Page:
Tagged With we happy few

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Mixing survival gameplay with a narrative is always a tough task for developers, but it’s one the creators of We Happy Few takes on. I’m 10 hours into their game, which was released yesterday for Xbox One, PS4 and PC, and I’m both charmed and frustrated. The writing is excellent, and the visuals are spectacular, but the clumsy gameplay makes appreciating these things difficult.

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The Classification Review Board - which operates as a separate body to the Classification Board itself - has finally published the reasoning for its decision to overturn the RC rating for We Happy Few. In its report, the review panel noted that the game "quickly establishes" that the hallucinogenic state induced by the drug Joy was "undesirable" and that the game's overall quest was to "avoid the use of the Joy drug".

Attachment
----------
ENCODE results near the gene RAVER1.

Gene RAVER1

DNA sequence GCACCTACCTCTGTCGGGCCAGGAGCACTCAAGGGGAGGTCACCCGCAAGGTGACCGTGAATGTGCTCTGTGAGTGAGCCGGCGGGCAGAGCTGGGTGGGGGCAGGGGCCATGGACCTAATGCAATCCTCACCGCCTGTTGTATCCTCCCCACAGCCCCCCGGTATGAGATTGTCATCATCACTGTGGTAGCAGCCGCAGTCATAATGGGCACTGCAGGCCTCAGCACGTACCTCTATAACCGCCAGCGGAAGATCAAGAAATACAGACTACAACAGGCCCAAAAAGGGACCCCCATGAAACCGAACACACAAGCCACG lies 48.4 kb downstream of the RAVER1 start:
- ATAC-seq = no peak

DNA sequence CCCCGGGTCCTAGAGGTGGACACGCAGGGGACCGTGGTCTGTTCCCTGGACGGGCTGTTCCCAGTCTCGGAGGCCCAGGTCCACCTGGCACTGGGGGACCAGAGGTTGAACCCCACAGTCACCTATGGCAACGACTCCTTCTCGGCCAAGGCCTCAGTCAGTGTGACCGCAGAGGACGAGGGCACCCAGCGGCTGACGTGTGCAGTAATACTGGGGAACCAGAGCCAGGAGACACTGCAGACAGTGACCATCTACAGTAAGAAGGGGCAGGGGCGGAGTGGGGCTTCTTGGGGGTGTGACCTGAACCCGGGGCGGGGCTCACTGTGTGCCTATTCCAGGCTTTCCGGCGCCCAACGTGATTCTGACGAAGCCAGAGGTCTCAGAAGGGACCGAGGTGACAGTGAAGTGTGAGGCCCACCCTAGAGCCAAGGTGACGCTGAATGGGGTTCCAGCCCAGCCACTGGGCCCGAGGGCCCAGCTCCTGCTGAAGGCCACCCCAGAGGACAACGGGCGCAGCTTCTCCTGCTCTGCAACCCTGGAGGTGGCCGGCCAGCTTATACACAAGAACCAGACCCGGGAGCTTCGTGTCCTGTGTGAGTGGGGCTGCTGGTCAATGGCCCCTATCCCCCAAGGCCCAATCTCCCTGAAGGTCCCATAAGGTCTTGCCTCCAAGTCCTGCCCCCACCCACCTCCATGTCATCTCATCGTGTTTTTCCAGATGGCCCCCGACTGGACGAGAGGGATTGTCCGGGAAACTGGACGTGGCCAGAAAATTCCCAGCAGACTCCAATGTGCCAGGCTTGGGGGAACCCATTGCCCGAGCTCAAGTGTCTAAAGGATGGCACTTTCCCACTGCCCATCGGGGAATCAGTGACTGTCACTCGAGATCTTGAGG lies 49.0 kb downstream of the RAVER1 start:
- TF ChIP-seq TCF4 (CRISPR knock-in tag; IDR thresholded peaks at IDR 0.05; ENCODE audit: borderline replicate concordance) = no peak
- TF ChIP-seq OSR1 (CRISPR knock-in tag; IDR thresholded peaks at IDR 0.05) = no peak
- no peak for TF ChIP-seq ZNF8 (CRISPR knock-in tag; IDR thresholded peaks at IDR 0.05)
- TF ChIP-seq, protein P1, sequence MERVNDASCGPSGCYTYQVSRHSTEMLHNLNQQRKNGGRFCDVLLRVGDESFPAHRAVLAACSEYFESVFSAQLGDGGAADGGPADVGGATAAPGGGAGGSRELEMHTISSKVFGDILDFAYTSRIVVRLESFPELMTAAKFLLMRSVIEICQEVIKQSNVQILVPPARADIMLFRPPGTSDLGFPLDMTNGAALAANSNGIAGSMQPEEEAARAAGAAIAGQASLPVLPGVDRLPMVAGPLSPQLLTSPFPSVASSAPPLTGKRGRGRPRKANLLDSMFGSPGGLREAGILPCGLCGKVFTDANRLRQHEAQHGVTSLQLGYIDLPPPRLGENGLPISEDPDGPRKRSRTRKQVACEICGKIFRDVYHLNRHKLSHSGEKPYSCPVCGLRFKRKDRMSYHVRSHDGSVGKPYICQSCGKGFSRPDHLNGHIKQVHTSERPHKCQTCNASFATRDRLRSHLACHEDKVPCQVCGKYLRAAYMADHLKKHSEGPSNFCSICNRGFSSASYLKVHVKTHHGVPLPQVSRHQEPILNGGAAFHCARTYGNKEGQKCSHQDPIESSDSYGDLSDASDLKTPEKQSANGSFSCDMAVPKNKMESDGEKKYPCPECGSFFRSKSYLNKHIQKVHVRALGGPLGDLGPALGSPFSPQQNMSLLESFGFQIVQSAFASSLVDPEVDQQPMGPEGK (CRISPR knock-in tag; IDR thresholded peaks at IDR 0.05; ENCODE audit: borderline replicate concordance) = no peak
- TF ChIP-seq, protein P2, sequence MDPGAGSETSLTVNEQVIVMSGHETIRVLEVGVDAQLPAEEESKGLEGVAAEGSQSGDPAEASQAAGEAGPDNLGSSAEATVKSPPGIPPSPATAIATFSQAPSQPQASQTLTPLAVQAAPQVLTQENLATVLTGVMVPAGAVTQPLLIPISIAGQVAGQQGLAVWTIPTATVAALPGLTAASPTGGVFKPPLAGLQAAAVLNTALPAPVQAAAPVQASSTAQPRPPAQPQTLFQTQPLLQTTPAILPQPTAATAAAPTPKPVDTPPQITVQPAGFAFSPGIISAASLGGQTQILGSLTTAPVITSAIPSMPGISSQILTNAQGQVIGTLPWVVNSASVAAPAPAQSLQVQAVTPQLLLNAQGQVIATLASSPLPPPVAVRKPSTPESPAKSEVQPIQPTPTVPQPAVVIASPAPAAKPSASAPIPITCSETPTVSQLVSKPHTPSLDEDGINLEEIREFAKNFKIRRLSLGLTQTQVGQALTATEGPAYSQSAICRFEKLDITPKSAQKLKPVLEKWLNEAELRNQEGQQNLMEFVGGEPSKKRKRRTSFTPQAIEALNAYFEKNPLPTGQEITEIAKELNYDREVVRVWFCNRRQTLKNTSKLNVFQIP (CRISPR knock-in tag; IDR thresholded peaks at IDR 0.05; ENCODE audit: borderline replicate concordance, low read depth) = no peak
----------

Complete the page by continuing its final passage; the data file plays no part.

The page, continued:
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We Happy Few, a game set in an Orwellian future where freedoms are severely restricted, has been effectively banned in Australia. Once again, the decision came down to 'drug use related to incentives and rewards' - in this case, an entirely fictional sedative called Joy. Aussie gamers have some thoughts for the Classification Board, in Tweet form.

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The latest game to be banned in Australia: We Happy Few. The announcement was a shock, but a reading of the board's report reveals that the decision is one gamers have become accustomed to from the country's censors.

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We Happy Few is a survival game set in an alternate 1960s Britain. Citizens of Wellington Wells take a drug called Joy to forget, to function. The game wears its BioShock influences on its puke-encrusted sleeve, but in its current state, it's still got a way to go before it can live up to its lofty potential.